Wednesday, February 28, 2024

Did you know?

If you've driven in France, you've likely noticed signs like this. They announce that you are entering a village, town, or city. And they mean that the speed limit is 50 kph, unless otherwise posted. In this case, drivers are entering the town of Venasque and the speed limit from this point forward is "otherwise posted" at 45 kph. If it were 50, there would be no speed sign.

The yellow sign is the route number. Digitized color slide, Venasque, September 2001.

When drivers leave town, the sign is the same except for a diagonal red line (upper left to lower right) through the municipality's name. It also means that the speed limit from that point forward is 80 kph, unless otherwise posted. It's another thing I learned at driving school. And there were a lot.


  1. Around here, a lot of those signs are still upside down!

  2. Similar to the way it’s done here. Interesting shot!

  3. Ha! You are giving me flashbacks to all my studying for the "code de la route." What a nightmare! Not sure if I'll ever get used to giving priority to drivers on the right, but fortunately most of the roundabouts are changing that.

  4. Holy cow, how are you supposed to know what the speed limit is, if it's not posted!?

  5. Things I never knew when I was driving around France. Never got a ticket in Europe except in Germany in 1969. Lewis passed a donkey cart in a no pass zone.

  6. We thought the signage in France was quite good and never had a problem driving except when we were lost and we called that an adventure. We loved the D roads.

  7. I was told that the city/town name with the diagonal line through it as you were leaving meant that you no longer were in the town (bye-bye!). Which from your description means that - but I thought the idea that you needed to be told you were now leaving was kind of silly. Now I will recognize that the speed limit changes after that sign!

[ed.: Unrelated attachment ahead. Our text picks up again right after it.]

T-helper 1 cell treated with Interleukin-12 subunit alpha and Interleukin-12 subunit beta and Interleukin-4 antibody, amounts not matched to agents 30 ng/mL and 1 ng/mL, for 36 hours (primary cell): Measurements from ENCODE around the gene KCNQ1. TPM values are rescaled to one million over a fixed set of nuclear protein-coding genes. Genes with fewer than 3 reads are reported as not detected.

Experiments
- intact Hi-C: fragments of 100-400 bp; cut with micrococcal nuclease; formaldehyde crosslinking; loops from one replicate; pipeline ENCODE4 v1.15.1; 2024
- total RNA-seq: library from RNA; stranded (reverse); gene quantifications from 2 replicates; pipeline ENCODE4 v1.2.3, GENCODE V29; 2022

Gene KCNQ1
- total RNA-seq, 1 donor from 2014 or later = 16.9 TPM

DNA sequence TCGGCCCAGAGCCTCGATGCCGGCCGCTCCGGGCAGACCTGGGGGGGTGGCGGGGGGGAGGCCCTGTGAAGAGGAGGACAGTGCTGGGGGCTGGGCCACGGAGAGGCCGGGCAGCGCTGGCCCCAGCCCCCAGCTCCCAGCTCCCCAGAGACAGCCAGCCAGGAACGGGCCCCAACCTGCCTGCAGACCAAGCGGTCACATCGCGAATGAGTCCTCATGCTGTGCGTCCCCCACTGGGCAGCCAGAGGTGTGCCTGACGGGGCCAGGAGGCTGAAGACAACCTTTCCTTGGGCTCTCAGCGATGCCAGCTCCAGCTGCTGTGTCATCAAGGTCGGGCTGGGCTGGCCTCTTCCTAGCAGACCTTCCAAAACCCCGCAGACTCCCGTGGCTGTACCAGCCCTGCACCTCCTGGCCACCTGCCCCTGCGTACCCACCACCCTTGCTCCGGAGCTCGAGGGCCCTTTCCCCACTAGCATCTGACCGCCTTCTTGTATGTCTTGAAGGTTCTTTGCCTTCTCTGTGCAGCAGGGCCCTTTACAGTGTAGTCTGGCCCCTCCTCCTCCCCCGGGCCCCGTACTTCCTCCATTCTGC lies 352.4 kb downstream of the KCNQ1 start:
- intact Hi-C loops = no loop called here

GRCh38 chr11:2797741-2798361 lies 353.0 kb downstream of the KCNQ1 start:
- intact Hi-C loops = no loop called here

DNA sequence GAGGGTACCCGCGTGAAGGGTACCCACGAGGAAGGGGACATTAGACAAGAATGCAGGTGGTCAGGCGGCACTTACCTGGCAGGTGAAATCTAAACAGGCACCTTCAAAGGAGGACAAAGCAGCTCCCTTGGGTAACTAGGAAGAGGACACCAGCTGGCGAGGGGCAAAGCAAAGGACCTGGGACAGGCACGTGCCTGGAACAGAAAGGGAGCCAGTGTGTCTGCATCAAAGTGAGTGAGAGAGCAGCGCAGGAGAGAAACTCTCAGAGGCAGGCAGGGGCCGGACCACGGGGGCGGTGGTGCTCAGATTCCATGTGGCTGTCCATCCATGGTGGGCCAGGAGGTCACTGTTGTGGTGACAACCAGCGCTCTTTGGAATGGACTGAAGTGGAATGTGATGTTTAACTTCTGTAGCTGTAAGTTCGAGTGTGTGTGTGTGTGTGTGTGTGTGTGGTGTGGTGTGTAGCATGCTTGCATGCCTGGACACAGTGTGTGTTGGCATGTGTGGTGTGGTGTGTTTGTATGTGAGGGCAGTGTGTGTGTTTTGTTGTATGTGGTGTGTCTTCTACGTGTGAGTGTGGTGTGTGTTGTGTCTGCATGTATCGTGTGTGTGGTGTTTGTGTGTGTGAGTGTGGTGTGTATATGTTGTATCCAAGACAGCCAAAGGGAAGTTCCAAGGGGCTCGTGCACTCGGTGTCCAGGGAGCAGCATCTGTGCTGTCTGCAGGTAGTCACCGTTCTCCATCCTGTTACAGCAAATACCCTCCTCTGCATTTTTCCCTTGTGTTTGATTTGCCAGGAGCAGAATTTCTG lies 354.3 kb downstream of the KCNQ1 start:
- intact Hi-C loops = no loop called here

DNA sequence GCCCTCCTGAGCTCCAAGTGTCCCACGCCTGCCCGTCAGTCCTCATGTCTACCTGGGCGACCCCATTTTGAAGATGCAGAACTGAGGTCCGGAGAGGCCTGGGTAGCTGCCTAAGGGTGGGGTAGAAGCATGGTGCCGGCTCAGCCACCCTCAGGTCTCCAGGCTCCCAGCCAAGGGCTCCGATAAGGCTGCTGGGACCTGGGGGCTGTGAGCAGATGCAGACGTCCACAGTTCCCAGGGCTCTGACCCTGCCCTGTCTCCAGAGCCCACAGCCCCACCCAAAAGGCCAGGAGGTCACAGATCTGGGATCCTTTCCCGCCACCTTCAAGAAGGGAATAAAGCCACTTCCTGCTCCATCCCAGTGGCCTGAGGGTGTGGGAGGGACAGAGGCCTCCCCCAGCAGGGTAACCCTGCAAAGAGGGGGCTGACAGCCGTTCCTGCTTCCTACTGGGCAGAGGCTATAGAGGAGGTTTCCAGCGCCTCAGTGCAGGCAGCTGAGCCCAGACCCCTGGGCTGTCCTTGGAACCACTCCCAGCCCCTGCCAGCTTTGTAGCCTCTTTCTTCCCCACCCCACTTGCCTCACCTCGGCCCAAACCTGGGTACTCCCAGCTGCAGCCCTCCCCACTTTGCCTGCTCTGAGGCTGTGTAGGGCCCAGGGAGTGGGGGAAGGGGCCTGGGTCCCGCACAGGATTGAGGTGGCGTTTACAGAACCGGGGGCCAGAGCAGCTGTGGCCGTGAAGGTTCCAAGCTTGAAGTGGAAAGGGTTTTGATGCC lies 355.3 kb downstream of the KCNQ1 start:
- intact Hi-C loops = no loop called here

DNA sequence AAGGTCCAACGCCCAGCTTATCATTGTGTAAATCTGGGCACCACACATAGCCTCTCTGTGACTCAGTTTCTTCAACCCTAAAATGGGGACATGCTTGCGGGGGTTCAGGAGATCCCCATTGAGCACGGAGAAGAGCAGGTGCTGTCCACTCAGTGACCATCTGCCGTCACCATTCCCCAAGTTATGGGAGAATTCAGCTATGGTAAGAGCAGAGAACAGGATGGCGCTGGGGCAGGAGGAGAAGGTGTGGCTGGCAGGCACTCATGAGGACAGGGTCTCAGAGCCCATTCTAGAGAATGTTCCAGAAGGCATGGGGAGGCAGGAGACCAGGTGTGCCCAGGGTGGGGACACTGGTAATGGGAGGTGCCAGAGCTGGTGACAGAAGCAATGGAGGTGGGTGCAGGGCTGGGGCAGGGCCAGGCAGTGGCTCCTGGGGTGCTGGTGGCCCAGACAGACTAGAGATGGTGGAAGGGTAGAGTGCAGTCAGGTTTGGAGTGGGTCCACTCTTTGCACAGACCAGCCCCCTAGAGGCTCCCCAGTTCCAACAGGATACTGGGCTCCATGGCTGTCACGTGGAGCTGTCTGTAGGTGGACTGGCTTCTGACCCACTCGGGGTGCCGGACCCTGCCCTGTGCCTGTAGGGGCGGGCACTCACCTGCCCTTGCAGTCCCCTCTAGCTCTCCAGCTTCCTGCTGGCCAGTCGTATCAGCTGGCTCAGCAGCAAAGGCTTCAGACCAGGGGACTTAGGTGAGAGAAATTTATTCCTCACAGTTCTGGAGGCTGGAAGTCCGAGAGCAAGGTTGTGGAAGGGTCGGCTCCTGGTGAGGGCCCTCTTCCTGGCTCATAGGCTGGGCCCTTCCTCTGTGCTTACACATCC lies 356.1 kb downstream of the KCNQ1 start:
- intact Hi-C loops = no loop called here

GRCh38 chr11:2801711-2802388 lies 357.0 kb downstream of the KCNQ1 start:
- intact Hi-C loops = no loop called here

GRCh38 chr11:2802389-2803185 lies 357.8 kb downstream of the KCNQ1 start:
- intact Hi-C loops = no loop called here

8. jean, most of ours have been righted, some for the second time. I haven't been out in a few days to see if they've been turned back upside down or not.

    NOTE: One of the things that protesting farmers have been doing is turning these town signs upside down. Original!

    mitch, I wonder how many driving rules are similar throughout Europe and what is left up to the individual countries.

    kiwi, it's hard for me to remember that rule in towns and cities. Gotta be careful!

    judy, there are only two things to remember: 1) in town it's always 50 (unless otherwise posted), 2) outside of town it's always 80, unless otherwise posted.

    evelyn, we're allowed to pass slow-moving vehicles, unless there's a solid line. Then we're stuck behind them. Most people pass them anyway, but it's not legal.

    bettyann, adventures can be fun if they're not too stressful.

    mary, "you're leaving town, you can go faster." ;)


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